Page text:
Sandel wants to find a path between utilitarianism and divine law. There are all sorts of difficulties associated with trying to find such a path, though most moral philosophers are committed to looking for it. But the issues are muddied, not clarified, if we say we must "respect" oak trees, blastocysts, and works of art, particularly if we imply that the word "respect" is doing the same work in each case. It seems to me a utilitarian can give a perfectly good account of why harvesting grain and harvesting oaks are very different activities, and can do so without using words like "respect" - they may, on the other hand, have a good deal of difficulty in explaining what is valuable about a work of art without reducing it to cash value or source of pleasure. But I'm not sure the word "respect" helps there either. The question of whether I should respect a Duchamp urinal, for example, is far from straightforward.

Sandel wants us to have an attitude of respect towards blastocysts, while insisting they are not people, and so can be used for experimental purposes. But if a human blastocyst is not a person, then is there any reason why it should be shown more respect than a dog blastocyst, or a fertilised fruitfly egg? And surely a fruitfly egg is entitled to no more respect than we would show towards a fruitfly? So perhaps human blastocysts aren't entitled to much respect after all.

If we ask how much respect we should show an oak tree, a human blastocyst, or a Van Gogh painting the right answer is going to be that it all depends on the circumstances. If this blastocyst is your only hope of having a child by your deceased husband then it is a potential life and of enormous value, at least to you; if you have hundreds of others in the freezer then it is a spare part. If there's a Van Gogh in a burning building I should try to rescue it - but only after all the human beings have been rescued. If there is a fridge full of blastocysts in a burning building I'm under no obligation to rescue them if all the donors are still living and capable of producing eggs or sperm. Whether the same argument applies to a Duchamp urinal depends on whether you think it is a unique (or at least rare) object, or a mass produced one.

What this book has taught me is that I don't know what I think about genetic selection and genetic therapy. This is quite an achievement. Before I read Sandel, I agreed with him. But now I see how weak his arguments are, I think there really is a strong case for using genetic therapy to correct inaptitudes as well as disabilities (for what Sandel calls "enhancement"), and for using genetic selection to produce healthy and intelligent children.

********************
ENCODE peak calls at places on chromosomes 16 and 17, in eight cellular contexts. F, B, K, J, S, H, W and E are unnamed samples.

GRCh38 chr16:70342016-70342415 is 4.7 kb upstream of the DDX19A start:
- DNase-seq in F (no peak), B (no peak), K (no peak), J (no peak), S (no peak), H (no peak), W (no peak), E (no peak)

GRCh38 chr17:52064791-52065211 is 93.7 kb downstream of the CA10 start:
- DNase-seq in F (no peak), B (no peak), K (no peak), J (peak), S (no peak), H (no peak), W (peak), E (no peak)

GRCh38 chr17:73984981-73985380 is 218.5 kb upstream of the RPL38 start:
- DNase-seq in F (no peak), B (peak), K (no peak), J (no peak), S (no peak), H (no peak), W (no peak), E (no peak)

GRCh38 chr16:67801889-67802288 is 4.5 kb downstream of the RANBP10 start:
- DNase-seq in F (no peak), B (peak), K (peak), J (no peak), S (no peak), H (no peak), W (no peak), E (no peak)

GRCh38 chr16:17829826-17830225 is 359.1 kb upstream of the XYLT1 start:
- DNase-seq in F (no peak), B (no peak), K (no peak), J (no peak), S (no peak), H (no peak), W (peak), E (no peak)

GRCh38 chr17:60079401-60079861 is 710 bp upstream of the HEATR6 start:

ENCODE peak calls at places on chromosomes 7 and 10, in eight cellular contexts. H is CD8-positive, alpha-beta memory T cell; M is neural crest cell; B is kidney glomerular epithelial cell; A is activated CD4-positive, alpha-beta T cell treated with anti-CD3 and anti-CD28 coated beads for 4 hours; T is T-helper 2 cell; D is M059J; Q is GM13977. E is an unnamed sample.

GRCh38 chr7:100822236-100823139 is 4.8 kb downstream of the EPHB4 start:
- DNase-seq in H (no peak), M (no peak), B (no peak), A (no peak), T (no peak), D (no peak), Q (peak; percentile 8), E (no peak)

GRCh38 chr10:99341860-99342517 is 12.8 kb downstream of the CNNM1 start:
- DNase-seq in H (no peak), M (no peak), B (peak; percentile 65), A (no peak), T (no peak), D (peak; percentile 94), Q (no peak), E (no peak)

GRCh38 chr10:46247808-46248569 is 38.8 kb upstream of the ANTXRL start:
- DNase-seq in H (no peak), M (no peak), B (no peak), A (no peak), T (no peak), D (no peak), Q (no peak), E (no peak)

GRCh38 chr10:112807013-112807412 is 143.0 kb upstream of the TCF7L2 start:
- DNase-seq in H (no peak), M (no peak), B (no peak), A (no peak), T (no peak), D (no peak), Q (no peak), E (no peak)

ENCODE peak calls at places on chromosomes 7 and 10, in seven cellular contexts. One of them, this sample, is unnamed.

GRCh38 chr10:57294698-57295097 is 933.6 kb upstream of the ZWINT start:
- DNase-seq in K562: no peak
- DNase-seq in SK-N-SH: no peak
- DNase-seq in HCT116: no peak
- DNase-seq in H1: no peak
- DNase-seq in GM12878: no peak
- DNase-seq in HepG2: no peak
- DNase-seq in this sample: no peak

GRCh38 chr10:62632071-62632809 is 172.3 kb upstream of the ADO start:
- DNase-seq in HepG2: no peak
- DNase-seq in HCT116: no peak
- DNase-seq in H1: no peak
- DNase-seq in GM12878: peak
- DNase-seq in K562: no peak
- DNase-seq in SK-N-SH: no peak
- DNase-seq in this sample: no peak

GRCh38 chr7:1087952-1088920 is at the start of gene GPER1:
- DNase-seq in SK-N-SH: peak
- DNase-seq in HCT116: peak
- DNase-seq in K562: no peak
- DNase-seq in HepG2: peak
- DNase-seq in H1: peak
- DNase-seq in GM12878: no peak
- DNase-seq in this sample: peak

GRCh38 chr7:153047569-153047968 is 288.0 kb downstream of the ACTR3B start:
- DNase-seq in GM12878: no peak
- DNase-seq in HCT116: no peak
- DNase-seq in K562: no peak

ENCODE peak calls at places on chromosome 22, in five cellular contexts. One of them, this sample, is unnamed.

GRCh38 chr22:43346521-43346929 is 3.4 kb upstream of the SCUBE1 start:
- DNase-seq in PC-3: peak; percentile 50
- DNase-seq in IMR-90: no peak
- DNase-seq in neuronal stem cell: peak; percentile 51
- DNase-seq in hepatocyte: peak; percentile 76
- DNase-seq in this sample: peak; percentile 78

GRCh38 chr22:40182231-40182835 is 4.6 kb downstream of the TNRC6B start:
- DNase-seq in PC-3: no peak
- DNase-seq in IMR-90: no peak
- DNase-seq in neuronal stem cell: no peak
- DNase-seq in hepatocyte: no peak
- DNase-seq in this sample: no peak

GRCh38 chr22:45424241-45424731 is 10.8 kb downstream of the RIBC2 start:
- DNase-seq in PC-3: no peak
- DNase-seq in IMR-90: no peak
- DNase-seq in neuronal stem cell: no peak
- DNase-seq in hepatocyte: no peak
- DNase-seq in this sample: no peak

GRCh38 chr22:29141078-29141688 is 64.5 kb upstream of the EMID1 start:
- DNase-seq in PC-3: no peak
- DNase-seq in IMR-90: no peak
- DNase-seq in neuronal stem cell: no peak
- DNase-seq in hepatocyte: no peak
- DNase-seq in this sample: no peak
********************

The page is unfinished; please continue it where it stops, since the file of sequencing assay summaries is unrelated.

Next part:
In any case, whether we like it or not, it's going to happen. Couples seeking artificial insemination, in the US at least, can deliberately seek donors who are clever, fit, or deaf. It can only be a matter of time before women can screen their own fertilised eggs for these attributes, or modify them to enhance them - and when they can, they will. It's deeply ironic that Sandel begins his book with a consideration of performance enhancing drugs in sports - he thinks the arguments that justify banning steroids also justify banning genetically enhanced sportspeople. And yet, as he also admits, all American professional sports are dependent on performance enhancing drugs. Do we really want to embark on a war on gene enhancement if it is going to be as futile as the various wars on drugs?

What this book has also taught me is that one really needs a comparative perspective with which to think about these things. In the US and the UK clinics implanting fertilised eggs are allowed to produce surplus eggs - it is these surplus eggs that can be used for research in the UK, but not for government-funded research in the US. I listened to a report on Woman's Hour on Radio Four (21st February 2007) on the ethical issues raised by women donating eggs for research purposes: the report didn't even bother to mention that the eggs were of course going to be fertilised, and were then going to be killed; it was concerned only with the health of the women donors.

In the US, by contrast, the federal government thinks the cloning of stem cells from embryonic tissue involves killing a human being; but it permits research on existing cell lines, although they too come from cloning, and it permits the destruction of unused blastocysts, although this too (in the context of the government's arguments) must be the killing of a human being. In Germany, the production of surplus eggs is banned, so the issue doesn't arise.